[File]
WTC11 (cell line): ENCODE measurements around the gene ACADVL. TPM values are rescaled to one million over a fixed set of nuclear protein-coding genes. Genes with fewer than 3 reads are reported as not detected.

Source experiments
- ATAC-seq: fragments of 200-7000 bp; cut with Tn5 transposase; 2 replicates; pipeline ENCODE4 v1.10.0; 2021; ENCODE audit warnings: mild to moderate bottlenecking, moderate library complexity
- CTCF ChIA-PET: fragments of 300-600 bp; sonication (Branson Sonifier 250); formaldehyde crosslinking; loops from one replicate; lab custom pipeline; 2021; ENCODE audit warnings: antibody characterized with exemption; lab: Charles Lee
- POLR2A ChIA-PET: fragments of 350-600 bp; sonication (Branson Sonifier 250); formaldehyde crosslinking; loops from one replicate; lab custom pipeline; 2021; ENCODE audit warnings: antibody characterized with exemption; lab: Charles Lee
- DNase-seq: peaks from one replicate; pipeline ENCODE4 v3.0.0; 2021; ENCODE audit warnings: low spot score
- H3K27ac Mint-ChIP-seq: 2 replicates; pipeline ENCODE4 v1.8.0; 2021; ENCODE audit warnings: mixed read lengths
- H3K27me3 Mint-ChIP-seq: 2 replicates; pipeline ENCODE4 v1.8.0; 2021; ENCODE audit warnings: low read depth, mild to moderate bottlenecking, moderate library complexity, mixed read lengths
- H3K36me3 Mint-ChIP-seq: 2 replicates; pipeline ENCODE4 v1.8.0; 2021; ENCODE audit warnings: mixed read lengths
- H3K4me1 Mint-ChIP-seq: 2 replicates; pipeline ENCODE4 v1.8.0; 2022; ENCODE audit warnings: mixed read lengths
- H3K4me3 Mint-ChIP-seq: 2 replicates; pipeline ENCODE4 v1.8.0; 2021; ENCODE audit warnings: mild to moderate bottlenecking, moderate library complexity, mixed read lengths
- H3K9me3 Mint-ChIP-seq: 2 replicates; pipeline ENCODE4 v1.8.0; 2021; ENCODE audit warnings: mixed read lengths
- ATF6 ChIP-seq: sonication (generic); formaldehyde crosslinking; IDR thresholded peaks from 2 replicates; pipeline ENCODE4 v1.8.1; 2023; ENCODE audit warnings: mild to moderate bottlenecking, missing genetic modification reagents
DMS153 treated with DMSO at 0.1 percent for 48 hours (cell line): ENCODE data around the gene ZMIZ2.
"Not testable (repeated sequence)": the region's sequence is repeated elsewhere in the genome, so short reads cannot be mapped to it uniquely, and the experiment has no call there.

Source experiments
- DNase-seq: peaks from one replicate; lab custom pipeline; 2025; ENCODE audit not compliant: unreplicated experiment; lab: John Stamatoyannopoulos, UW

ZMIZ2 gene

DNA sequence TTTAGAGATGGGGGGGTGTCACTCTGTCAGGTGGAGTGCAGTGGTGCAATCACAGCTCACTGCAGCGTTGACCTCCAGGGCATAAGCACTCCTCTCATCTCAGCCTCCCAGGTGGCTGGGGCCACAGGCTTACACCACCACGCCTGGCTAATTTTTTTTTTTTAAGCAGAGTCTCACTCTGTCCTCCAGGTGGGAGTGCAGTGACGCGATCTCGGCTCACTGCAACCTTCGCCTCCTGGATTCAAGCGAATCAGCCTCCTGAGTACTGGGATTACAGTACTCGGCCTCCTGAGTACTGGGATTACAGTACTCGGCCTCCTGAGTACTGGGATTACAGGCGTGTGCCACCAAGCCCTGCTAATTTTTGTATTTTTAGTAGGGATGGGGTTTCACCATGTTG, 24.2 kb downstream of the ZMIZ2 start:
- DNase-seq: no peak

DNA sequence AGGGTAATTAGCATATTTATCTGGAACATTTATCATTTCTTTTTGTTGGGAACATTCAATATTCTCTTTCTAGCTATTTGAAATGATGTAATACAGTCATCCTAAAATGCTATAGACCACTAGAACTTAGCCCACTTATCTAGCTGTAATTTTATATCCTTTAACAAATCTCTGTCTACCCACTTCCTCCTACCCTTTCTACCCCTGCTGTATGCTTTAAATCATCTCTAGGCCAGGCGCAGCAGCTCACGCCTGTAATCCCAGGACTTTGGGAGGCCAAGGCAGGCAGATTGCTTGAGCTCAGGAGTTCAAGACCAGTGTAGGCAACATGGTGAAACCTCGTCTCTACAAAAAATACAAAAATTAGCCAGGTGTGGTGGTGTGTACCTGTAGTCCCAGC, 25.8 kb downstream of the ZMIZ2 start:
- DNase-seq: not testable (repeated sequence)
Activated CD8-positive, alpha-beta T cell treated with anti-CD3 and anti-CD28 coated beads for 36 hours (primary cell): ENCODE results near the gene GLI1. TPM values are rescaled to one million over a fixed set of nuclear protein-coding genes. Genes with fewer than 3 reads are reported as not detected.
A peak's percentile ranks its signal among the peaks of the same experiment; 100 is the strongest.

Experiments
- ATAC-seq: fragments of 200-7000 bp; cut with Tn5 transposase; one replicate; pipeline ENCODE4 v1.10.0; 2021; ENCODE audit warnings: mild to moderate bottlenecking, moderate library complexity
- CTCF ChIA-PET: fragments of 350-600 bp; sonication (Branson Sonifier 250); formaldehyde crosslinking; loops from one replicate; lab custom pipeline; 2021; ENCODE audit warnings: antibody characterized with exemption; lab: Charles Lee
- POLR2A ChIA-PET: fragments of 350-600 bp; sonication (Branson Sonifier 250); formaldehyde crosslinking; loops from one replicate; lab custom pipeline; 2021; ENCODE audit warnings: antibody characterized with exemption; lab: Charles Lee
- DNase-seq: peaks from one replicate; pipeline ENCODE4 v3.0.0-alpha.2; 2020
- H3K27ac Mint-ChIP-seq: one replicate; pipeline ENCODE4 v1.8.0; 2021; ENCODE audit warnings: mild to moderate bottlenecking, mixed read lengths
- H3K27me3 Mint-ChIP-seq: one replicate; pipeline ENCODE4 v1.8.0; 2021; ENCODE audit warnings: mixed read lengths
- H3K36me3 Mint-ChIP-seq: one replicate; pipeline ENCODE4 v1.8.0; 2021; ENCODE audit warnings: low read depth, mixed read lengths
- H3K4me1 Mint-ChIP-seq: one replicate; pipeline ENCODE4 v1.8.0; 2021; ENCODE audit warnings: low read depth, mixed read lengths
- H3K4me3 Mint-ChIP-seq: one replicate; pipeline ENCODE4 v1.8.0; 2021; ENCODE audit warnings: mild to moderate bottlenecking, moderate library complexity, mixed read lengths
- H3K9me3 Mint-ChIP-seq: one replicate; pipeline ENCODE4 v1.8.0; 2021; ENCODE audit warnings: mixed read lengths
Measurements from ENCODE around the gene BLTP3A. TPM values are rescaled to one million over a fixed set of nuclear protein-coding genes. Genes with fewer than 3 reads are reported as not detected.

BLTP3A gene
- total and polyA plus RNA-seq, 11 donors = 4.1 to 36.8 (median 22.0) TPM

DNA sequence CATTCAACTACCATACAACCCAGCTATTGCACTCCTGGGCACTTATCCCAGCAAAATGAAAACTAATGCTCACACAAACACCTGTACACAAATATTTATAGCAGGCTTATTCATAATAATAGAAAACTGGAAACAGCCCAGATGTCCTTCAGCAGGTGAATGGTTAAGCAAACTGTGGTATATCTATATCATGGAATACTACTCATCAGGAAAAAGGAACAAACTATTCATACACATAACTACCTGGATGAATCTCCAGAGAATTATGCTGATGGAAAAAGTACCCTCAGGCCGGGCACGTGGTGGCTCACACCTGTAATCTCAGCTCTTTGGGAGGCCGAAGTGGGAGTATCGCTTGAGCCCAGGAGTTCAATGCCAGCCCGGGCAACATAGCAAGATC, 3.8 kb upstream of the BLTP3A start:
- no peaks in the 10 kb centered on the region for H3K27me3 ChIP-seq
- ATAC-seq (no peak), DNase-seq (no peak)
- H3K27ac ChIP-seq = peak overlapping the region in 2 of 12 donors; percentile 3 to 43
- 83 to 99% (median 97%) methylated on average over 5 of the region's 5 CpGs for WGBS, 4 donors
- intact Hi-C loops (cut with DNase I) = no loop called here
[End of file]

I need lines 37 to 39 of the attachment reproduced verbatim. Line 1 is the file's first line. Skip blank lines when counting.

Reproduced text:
BLTP3A gene
- total and polyA plus RNA-seq, 11 donors = 4.1 to 36.8 (median 22.0) TPM

DNA sequence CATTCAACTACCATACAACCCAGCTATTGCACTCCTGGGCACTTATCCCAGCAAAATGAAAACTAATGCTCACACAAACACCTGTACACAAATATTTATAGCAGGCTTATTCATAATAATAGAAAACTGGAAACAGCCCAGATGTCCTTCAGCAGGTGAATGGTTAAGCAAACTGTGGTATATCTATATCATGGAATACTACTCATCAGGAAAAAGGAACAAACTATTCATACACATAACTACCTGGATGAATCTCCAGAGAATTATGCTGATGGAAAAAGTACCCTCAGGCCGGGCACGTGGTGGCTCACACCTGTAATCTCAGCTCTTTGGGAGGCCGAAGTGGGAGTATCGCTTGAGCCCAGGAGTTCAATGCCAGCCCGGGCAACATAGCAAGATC, 3.8 kb upstream of the BLTP3A start: